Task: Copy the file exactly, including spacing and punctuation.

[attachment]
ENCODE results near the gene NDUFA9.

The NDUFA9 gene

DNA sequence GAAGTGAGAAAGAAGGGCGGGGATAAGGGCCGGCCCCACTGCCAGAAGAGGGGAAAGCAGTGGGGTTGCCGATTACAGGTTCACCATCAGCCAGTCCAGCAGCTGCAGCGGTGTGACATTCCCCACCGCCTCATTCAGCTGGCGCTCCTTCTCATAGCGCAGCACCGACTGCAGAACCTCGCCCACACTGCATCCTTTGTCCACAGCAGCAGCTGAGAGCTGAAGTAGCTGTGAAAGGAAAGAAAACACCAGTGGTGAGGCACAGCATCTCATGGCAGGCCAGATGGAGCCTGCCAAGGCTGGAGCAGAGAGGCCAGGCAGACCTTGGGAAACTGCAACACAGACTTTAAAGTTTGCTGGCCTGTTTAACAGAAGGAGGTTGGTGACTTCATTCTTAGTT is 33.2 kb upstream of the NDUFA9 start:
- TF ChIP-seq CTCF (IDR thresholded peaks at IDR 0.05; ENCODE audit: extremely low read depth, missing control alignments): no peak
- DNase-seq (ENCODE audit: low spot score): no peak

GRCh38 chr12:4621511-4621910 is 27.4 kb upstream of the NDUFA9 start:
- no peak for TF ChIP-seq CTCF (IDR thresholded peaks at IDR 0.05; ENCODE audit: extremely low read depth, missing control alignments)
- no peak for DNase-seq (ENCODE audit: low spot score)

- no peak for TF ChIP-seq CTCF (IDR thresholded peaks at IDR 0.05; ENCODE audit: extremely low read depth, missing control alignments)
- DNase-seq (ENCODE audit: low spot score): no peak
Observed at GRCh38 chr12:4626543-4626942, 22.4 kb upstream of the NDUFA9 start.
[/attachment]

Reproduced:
ENCODE results near the gene NDUFA9.

The NDUFA9 gene

DNA sequence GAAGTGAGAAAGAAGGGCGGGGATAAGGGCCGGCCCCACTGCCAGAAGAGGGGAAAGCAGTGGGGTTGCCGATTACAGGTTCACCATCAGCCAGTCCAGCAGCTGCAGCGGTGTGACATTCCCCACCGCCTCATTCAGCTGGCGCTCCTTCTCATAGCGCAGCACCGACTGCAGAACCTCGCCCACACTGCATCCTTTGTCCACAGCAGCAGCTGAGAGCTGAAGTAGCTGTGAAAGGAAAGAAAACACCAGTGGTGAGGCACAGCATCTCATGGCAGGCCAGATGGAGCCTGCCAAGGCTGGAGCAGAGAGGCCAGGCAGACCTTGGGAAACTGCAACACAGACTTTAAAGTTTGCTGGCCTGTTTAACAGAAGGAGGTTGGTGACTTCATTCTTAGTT is 33.2 kb upstream of the NDUFA9 start:
- TF ChIP-seq CTCF (IDR thresholded peaks at IDR 0.05; ENCODE audit: extremely low read depth, missing control alignments): no peak
- DNase-seq (ENCODE audit: low spot score): no peak

GRCh38 chr12:4621511-4621910 is 27.4 kb upstream of the NDUFA9 start:
- no peak for TF ChIP-seq CTCF (IDR thresholded peaks at IDR 0.05; ENCODE audit: extremely low read depth, missing control alignments)
- no peak for DNase-seq (ENCODE audit: low spot score)

- no peak for TF ChIP-seq CTCF (IDR thresholded peaks at IDR 0.05; ENCODE audit: extremely low read depth, missing control alignments)
- DNase-seq (ENCODE audit: low spot score): no peak
Observed at GRCh38 chr12:4626543-4626942, 22.4 kb upstream of the NDUFA9 start.